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Can a non-const holomorphic function $f$ in $\mathbb C$ have no zeroes?
It seems to me that from fundamental theorem of algebra there should exist infinite number of zeroes since Taylor series (which is roughly speaking polynomial of infinite degree) converges to $f$, so the answer would be no. Am I right?

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    $\begingroup$ If $f$ is entire, so is $e^f$, which has no zeroes. $\endgroup$ – Davide Giraudo Apr 23 '13 at 19:05
  • $\begingroup$ @DavideGiraudo great counterexample. Could you maybe make this comment into an answer so it could be accepted? $\endgroup$ – Ruslan Apr 23 '13 at 19:19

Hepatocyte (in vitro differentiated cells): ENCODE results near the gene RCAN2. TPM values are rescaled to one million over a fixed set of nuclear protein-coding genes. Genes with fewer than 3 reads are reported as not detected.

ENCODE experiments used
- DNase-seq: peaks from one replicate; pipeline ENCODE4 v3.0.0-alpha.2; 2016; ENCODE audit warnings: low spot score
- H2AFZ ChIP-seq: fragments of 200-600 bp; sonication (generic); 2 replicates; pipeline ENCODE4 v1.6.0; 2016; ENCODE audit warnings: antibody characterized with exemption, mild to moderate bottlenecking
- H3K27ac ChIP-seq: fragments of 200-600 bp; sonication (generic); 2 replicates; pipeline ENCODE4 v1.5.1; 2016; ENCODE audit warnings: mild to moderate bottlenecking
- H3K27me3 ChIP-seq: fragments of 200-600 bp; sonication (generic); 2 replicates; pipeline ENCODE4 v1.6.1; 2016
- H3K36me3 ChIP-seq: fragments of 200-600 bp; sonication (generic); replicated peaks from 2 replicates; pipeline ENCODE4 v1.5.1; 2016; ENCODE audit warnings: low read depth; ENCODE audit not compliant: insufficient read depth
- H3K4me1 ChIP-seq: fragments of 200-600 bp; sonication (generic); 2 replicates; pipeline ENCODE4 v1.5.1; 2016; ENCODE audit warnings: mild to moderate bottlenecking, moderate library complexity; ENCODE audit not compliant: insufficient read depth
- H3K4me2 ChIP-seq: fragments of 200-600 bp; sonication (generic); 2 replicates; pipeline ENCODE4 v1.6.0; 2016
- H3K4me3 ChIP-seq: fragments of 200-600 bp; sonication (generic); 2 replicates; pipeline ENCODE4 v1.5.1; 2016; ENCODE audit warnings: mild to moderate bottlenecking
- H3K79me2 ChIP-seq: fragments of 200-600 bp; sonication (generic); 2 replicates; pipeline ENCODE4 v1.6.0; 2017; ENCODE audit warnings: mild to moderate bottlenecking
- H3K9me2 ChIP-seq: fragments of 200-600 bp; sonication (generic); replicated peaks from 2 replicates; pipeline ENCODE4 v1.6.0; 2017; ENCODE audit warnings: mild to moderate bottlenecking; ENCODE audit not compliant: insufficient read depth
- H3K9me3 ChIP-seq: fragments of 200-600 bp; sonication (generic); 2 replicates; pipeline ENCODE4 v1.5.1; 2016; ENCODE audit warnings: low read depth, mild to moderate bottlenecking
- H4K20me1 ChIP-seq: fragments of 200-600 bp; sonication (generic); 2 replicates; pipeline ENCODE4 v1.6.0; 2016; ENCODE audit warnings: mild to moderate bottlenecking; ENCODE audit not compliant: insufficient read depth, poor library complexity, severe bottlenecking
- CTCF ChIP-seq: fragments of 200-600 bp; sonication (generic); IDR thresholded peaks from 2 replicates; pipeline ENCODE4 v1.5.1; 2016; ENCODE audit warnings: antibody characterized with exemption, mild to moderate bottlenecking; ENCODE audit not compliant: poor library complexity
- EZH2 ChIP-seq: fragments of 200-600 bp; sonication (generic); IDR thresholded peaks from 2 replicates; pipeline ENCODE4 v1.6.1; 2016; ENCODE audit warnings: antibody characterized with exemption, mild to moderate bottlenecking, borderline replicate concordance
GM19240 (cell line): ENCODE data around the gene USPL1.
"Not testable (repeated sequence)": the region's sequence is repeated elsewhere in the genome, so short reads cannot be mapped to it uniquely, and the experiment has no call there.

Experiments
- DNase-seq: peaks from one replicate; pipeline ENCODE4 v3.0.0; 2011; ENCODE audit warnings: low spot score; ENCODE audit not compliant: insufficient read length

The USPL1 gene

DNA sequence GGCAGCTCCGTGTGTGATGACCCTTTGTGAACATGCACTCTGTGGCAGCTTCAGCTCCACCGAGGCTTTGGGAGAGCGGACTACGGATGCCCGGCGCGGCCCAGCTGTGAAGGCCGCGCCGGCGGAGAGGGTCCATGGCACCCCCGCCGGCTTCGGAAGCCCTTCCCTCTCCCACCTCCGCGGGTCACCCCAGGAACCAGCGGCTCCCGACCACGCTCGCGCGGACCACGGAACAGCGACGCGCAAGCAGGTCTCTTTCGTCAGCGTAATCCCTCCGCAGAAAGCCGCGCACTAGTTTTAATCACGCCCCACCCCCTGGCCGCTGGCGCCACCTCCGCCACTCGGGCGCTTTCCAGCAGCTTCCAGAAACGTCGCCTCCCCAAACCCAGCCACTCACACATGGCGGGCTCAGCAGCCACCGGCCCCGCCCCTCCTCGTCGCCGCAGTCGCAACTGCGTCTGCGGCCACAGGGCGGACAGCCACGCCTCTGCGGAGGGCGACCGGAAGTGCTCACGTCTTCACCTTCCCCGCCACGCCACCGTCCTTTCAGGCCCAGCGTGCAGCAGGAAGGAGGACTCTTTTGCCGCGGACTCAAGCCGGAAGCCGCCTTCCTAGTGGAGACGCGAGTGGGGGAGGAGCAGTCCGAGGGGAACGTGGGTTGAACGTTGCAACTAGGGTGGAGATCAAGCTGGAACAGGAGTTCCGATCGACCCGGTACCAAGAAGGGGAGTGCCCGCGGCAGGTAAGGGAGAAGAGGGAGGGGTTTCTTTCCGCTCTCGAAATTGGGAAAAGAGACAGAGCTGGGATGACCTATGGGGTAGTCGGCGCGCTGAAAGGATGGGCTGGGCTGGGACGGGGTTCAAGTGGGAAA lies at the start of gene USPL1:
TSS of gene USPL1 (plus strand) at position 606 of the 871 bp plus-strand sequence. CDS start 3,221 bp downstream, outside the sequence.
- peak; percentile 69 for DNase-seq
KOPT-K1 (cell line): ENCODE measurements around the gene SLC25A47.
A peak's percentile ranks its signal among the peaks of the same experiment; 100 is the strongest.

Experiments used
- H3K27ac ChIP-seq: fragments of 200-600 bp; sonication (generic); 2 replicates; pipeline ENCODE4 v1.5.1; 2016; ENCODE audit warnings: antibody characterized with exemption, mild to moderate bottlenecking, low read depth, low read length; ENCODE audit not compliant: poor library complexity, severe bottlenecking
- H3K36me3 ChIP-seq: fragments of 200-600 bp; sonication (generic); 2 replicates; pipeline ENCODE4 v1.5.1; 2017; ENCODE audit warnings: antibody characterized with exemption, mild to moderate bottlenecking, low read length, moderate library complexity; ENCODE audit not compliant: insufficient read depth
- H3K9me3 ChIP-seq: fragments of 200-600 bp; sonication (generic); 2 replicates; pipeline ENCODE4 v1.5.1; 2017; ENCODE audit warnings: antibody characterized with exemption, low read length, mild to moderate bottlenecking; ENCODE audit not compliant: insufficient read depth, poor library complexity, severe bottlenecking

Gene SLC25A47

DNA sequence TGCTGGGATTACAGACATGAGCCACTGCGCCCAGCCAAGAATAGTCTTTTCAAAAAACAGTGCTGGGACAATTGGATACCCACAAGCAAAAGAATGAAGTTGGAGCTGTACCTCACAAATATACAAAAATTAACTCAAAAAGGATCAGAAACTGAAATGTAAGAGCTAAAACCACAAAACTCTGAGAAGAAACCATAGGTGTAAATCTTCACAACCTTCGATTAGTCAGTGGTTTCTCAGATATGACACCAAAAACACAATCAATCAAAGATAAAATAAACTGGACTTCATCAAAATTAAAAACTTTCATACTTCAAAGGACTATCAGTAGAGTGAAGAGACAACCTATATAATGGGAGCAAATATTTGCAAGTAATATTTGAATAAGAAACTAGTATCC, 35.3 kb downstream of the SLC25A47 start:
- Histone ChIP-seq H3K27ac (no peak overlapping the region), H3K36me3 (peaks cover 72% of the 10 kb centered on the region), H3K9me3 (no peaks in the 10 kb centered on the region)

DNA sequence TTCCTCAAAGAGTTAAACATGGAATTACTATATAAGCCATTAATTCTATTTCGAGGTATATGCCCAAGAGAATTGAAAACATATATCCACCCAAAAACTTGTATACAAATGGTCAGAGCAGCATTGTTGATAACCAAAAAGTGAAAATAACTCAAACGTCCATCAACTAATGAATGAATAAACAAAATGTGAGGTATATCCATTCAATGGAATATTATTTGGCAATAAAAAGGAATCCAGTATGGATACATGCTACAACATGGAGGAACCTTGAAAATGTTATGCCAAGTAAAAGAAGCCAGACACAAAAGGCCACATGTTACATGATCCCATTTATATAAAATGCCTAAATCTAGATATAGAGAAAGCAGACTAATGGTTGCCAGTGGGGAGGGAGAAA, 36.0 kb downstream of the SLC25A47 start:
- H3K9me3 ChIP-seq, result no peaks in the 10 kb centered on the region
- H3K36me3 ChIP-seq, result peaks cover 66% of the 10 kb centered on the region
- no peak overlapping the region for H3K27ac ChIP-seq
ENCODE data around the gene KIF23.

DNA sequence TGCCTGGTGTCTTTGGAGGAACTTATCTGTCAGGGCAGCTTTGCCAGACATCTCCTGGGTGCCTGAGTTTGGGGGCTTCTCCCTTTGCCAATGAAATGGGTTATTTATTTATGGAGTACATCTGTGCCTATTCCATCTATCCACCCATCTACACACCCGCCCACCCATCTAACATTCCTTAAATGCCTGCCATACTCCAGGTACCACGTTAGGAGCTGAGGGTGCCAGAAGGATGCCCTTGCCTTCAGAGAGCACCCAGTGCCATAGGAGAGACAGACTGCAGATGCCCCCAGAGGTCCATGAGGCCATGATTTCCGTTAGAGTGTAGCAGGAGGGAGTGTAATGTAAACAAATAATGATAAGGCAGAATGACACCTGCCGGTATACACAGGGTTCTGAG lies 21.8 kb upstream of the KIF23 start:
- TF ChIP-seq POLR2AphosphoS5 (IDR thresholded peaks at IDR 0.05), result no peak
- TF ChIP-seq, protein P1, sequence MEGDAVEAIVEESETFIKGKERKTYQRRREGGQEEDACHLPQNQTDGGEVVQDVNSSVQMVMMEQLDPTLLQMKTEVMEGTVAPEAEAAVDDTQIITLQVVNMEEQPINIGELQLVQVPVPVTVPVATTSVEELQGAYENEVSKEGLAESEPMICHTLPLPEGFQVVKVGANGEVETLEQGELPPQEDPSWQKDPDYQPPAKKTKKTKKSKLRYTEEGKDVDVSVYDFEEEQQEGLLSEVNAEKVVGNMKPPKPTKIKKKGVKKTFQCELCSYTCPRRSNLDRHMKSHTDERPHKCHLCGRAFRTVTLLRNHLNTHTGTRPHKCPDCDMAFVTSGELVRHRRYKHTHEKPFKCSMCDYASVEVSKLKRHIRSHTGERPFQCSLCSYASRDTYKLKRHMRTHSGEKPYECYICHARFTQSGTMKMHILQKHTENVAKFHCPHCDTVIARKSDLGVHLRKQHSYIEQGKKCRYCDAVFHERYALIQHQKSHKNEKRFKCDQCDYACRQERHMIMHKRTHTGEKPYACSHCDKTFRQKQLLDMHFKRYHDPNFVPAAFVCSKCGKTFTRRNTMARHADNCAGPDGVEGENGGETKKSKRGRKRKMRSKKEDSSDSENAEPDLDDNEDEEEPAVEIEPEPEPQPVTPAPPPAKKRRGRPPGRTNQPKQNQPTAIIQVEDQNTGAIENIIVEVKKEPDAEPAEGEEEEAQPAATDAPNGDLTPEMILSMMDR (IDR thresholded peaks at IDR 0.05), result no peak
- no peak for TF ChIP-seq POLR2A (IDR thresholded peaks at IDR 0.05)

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There are entire functions with no zeroes, for example $z\mapsto e^z$ or more generally $z\mapsto e^{f(z)}$, where $f$ is entire.

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    $\begingroup$ To tack on to this answer: nonconstant entire functions can only omit one point in their range as per the Picard theorem. $\endgroup$ – Cameron Williams Apr 23 '13 at 19:23

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